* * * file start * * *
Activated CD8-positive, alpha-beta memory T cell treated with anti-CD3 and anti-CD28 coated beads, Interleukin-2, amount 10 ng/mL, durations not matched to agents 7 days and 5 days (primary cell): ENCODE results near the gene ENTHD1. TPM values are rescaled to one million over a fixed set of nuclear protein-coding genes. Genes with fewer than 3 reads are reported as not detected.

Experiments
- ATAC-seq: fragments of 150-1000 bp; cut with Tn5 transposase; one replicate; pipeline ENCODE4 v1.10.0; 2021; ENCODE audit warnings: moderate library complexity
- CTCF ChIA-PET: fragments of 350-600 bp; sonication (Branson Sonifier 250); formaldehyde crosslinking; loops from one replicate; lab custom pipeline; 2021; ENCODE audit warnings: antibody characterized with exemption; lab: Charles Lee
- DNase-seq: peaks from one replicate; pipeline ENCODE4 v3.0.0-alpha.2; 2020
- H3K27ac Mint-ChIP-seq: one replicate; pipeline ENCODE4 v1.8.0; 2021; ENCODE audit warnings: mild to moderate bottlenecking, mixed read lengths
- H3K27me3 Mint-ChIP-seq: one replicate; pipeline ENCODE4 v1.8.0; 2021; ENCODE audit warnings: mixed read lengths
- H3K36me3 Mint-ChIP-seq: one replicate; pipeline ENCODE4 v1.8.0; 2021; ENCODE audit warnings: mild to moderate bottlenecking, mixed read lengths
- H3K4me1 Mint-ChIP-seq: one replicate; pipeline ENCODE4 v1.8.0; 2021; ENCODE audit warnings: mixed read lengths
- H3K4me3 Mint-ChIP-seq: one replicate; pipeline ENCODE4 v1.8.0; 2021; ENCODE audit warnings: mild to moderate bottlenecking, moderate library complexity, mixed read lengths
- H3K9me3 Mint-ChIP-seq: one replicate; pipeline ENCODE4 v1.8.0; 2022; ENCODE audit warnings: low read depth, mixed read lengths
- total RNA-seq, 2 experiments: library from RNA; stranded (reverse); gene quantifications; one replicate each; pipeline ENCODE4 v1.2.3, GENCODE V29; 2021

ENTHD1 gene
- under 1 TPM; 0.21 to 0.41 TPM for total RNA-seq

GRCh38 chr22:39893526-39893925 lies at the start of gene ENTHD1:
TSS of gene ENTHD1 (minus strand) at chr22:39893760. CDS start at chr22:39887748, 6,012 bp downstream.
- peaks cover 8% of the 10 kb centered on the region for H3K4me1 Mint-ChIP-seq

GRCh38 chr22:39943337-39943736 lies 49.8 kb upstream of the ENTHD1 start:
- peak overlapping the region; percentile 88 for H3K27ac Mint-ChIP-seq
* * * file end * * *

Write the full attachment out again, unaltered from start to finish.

Activated CD8-positive, alpha-beta memory T cell treated with anti-CD3 and anti-CD28 coated beads, Interleukin-2, amount 10 ng/mL, durations not matched to agents 7 days and 5 days (primary cell): ENCODE results near the gene ENTHD1. TPM values are rescaled to one million over a fixed set of nuclear protein-coding genes. Genes with fewer than 3 reads are reported as not detected.

Experiments
- ATAC-seq: fragments of 150-1000 bp; cut with Tn5 transposase; one replicate; pipeline ENCODE4 v1.10.0; 2021; ENCODE audit warnings: moderate library complexity
- CTCF ChIA-PET: fragments of 350-600 bp; sonication (Branson Sonifier 250); formaldehyde crosslinking; loops from one replicate; lab custom pipeline; 2021; ENCODE audit warnings: antibody characterized with exemption; lab: Charles Lee
- DNase-seq: peaks from one replicate; pipeline ENCODE4 v3.0.0-alpha.2; 2020
- H3K27ac Mint-ChIP-seq: one replicate; pipeline ENCODE4 v1.8.0; 2021; ENCODE audit warnings: mild to moderate bottlenecking, mixed read lengths
- H3K27me3 Mint-ChIP-seq: one replicate; pipeline ENCODE4 v1.8.0; 2021; ENCODE audit warnings: mixed read lengths
- H3K36me3 Mint-ChIP-seq: one replicate; pipeline ENCODE4 v1.8.0; 2021; ENCODE audit warnings: mild to moderate bottlenecking, mixed read lengths
- H3K4me1 Mint-ChIP-seq: one replicate; pipeline ENCODE4 v1.8.0; 2021; ENCODE audit warnings: mixed read lengths
- H3K4me3 Mint-ChIP-seq: one replicate; pipeline ENCODE4 v1.8.0; 2021; ENCODE audit warnings: mild to moderate bottlenecking, moderate library complexity, mixed read lengths
- H3K9me3 Mint-ChIP-seq: one replicate; pipeline ENCODE4 v1.8.0; 2022; ENCODE audit warnings: low read depth, mixed read lengths
- total RNA-seq, 2 experiments: library from RNA; stranded (reverse); gene quantifications; one replicate each; pipeline ENCODE4 v1.2.3, GENCODE V29; 2021

ENTHD1 gene
- under 1 TPM; 0.21 to 0.41 TPM for total RNA-seq

GRCh38 chr22:39893526-39893925 lies at the start of gene ENTHD1:
TSS of gene ENTHD1 (minus strand) at chr22:39893760. CDS start at chr22:39887748, 6,012 bp downstream.
- peaks cover 8% of the 10 kb centered on the region for H3K4me1 Mint-ChIP-seq

GRCh38 chr22:39943337-39943736 lies 49.8 kb upstream of the ENTHD1 start:
- peak overlapping the region; percentile 88 for H3K27ac Mint-ChIP-seq